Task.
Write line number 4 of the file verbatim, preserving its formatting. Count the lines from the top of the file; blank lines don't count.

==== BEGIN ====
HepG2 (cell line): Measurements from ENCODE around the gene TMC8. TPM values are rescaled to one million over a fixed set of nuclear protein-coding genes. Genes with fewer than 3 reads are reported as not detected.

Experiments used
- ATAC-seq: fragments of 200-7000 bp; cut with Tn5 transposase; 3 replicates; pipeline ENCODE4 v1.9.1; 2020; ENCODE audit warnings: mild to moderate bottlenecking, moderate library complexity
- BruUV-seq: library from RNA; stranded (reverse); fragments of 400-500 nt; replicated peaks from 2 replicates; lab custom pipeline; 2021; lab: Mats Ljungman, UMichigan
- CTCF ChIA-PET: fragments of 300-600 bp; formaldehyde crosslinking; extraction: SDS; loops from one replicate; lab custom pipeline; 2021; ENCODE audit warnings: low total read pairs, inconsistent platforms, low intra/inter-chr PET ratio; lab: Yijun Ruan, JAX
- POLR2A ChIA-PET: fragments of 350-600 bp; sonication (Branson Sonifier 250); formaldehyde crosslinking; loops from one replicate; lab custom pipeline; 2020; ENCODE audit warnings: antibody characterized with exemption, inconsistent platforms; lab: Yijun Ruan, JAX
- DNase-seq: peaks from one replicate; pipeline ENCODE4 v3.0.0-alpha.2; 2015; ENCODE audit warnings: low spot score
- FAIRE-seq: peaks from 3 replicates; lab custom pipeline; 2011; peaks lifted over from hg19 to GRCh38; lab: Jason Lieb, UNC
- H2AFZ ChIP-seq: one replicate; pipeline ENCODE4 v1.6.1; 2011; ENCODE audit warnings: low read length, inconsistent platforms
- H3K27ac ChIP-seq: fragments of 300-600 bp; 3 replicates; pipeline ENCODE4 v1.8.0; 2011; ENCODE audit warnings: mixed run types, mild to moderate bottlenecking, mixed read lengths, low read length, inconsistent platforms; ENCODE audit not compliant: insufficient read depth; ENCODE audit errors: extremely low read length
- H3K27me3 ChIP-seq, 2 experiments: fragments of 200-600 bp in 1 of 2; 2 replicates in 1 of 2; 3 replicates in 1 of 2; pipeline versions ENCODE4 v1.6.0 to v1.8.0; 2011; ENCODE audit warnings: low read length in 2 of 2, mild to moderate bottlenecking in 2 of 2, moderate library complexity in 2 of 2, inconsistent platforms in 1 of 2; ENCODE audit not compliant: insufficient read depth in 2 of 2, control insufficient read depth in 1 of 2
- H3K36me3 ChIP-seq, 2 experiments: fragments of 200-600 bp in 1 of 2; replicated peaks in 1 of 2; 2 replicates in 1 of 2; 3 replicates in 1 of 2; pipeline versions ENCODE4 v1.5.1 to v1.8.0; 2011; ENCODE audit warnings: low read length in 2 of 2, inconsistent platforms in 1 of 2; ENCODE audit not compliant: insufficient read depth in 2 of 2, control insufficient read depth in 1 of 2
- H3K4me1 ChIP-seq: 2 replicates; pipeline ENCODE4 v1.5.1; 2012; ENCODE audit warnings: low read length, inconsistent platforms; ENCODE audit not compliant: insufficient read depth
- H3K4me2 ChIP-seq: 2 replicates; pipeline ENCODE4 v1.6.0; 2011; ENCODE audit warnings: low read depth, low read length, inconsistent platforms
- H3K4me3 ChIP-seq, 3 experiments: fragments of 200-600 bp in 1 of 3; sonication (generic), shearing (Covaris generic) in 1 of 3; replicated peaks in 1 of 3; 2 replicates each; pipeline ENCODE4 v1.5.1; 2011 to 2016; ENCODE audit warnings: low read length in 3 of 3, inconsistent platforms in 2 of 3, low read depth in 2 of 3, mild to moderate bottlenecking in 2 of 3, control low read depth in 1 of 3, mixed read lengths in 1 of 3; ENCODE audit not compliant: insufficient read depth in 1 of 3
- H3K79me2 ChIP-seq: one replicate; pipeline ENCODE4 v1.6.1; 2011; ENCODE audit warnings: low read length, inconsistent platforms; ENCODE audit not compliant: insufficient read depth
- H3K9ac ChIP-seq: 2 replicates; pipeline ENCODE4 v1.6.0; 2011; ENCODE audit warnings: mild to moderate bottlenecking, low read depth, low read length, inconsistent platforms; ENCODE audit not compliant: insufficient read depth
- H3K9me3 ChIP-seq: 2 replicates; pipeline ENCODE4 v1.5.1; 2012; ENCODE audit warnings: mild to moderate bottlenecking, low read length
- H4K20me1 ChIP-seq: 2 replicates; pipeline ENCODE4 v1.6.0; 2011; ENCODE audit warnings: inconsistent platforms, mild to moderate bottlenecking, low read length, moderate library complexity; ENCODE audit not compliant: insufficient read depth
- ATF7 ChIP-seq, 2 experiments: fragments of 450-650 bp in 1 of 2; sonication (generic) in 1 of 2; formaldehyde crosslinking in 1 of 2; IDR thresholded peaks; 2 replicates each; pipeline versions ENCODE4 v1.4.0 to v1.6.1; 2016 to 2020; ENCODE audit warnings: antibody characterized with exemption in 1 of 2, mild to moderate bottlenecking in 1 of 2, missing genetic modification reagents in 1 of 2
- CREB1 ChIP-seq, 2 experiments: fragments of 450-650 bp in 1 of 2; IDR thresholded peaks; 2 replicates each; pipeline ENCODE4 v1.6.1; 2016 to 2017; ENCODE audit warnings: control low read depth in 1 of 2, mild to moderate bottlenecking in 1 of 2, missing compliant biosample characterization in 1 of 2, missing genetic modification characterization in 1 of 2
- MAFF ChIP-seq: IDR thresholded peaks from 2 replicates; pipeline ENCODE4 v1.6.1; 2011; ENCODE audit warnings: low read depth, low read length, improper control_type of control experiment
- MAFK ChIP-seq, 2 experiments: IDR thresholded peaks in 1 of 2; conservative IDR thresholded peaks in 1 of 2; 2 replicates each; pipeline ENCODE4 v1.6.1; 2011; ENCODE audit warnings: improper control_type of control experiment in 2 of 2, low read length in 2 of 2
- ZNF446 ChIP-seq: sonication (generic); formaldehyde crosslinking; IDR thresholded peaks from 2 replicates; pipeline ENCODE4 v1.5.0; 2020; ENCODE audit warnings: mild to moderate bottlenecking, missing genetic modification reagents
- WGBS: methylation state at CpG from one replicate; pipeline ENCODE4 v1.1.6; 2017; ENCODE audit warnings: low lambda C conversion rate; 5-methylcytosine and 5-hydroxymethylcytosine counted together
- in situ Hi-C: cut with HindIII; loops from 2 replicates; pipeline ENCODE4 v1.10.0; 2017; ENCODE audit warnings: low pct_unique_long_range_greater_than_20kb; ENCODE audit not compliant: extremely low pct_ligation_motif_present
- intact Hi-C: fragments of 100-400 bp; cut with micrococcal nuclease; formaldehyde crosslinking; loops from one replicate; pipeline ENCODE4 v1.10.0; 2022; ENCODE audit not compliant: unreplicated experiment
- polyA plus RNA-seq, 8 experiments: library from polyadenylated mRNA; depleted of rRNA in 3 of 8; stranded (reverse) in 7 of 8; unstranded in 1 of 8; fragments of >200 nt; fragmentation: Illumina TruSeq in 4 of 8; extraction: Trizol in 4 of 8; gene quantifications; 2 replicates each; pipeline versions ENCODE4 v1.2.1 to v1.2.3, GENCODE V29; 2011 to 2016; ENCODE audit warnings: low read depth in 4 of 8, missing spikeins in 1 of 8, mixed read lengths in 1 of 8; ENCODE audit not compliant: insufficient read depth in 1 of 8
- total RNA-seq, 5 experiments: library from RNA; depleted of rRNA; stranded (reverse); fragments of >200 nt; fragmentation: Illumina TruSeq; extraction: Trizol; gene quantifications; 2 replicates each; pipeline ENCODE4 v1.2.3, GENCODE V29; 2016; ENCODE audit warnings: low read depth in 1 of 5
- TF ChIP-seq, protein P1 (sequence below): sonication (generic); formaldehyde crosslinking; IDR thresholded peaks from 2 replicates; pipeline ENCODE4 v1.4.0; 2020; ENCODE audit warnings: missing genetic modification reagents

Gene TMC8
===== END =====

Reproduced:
- BruUV-seq: library from RNA; stranded (reverse); fragments of 400-500 nt; replicated peaks from 2 replicates; lab custom pipeline; 2021; lab: Mats Ljungman, UMichigan